Ugly Babies

By PJ Parrish
If you could go back and change things, would you?
Not your life. Your first book. That thing that burst from your heart and took flight and lifted you up there with it, making you feel on top of the world.
Until, maybe, you went back and read it again.
Did you still love it? Or did you see its little warts and uneven gait? Did it seem to maybe need a little grooming or a good flea-dip? If you had the chance, would you try to clean it up so it would be more…adoptable?
Our first book was DARK OF THE MOON. It’s a good story that we’re proud of. It got some great blurbs and reviews. But it got one bad review from Kirkus, which is the Life cereal of the publishing world. (“Give it to Mikey, he hates everything!”). Here is part of what Kirkus said:
“Clumsy prose, stereotyped people and a first novelist who has to learn that in plotting the twist is better than the wrench.”
I’ve submitted this review every year to Thrillerfest’s worst review contest but I keep losing to folks like John Gilstrap. The prize is fossilized poop. I really want that damn award.
Here’s the thing: We own the eBook rights to DARK OF THE MOON so my sister Kelly and I started formatting it for Kindle et al. As we were going along, we realized we could tweak things here and there if we wanted. So we started tweaking.
Then we realized it needed more than a tweak. It needed a full-bore heavy-muscle pipe refitting with one of those giant wrenches you see hairy men with butt cracks carrying out of Home Depot.
Here’s the second thing: As good as our freshman book is, it contains transgressions that now, twelve books later, we teach would-be writers in our workshops not to do.
It has heart but no head. That means we wrote with great passion, especially for our hero Louis, but we didn’t have complete control over our craft. What were our sins exactly?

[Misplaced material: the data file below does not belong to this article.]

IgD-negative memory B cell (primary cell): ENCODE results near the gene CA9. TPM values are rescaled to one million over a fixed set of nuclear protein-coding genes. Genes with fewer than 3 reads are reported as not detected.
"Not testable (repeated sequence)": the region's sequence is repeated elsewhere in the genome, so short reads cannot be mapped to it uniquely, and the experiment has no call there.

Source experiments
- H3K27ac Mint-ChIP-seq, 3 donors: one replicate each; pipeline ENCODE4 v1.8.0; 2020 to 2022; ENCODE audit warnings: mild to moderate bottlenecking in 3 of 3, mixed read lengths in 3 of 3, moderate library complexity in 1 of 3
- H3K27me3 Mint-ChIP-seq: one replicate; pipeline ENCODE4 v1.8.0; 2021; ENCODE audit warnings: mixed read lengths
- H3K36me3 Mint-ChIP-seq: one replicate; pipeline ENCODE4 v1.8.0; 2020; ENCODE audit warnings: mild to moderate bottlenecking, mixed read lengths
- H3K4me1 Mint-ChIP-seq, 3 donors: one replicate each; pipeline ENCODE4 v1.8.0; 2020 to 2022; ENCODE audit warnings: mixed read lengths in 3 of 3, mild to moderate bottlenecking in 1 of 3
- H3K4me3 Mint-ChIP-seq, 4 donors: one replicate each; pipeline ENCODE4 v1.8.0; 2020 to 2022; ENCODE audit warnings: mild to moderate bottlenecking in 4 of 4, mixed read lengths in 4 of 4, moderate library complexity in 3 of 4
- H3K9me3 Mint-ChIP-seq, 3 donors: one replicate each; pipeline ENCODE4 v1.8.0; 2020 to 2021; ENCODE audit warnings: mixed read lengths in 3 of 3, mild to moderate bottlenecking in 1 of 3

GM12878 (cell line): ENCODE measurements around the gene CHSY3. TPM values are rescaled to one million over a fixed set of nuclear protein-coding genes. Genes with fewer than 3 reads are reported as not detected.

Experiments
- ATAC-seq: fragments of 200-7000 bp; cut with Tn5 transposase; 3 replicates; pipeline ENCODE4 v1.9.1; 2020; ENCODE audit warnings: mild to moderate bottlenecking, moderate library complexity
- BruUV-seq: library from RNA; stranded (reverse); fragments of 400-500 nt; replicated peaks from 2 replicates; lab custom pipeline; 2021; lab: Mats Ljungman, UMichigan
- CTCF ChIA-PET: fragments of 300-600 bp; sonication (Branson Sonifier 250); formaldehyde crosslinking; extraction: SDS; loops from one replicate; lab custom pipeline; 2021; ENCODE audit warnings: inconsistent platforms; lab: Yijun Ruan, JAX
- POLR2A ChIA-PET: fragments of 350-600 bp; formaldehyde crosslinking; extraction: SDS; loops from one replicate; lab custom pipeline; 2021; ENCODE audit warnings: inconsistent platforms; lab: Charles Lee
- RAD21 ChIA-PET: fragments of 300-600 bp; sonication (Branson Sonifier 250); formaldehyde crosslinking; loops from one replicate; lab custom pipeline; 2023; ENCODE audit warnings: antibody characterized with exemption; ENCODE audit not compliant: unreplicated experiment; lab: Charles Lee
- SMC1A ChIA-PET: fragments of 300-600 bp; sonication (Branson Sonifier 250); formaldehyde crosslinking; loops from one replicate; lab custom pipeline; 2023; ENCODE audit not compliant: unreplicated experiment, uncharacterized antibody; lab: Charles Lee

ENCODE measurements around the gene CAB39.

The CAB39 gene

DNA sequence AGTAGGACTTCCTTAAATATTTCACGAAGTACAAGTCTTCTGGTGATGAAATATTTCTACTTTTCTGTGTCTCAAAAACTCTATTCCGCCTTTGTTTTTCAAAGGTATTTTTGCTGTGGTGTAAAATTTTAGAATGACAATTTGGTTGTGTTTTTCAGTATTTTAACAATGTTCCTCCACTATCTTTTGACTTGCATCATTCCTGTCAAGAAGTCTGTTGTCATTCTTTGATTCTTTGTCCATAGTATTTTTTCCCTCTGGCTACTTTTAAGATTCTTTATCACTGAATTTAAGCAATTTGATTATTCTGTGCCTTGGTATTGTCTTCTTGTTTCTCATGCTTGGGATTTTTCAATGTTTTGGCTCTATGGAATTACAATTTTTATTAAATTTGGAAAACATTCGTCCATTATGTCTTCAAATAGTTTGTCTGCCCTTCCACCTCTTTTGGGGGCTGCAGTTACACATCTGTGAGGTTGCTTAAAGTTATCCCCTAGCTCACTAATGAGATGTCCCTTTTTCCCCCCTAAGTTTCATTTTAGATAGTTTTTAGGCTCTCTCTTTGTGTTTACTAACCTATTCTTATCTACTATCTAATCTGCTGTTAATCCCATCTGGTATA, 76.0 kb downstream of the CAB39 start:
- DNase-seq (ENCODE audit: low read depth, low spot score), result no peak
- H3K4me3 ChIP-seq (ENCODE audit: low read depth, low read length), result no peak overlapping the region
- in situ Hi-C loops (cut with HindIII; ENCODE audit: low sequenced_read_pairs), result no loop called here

STRUCTURE: We switched point of view in mid scenes. Our transitions between chapters had continuity lapses. We had too many unnecessary scenes “on camera” often showing things we had already covered. And our timeline was confusing. We now keep detailed chronologies and use big story boards to keep track of each “day” in our plot. See picture above of Kelly employing our two vital writing tools –- Post-Its and wine. 
CHARACTER: We veered into stereotypes, an easy thing to do when writing about the Deep South, and we used clunky dialect. Our fictitious Blackpool was also a one-dimensional character. Even the rattiest place on earth has something redeeming about it. We chose not to see it.
THEME: This might have been our biggest sin. We now believe that every good book has a theme, an underground railroad on which your plot progresses. Without a theme, you have nothing to say. Although we were writing about the effect of a 30-year-old lynching on a small southern town, we didn’t really connect this plot to the larger question of what this meant for our hero.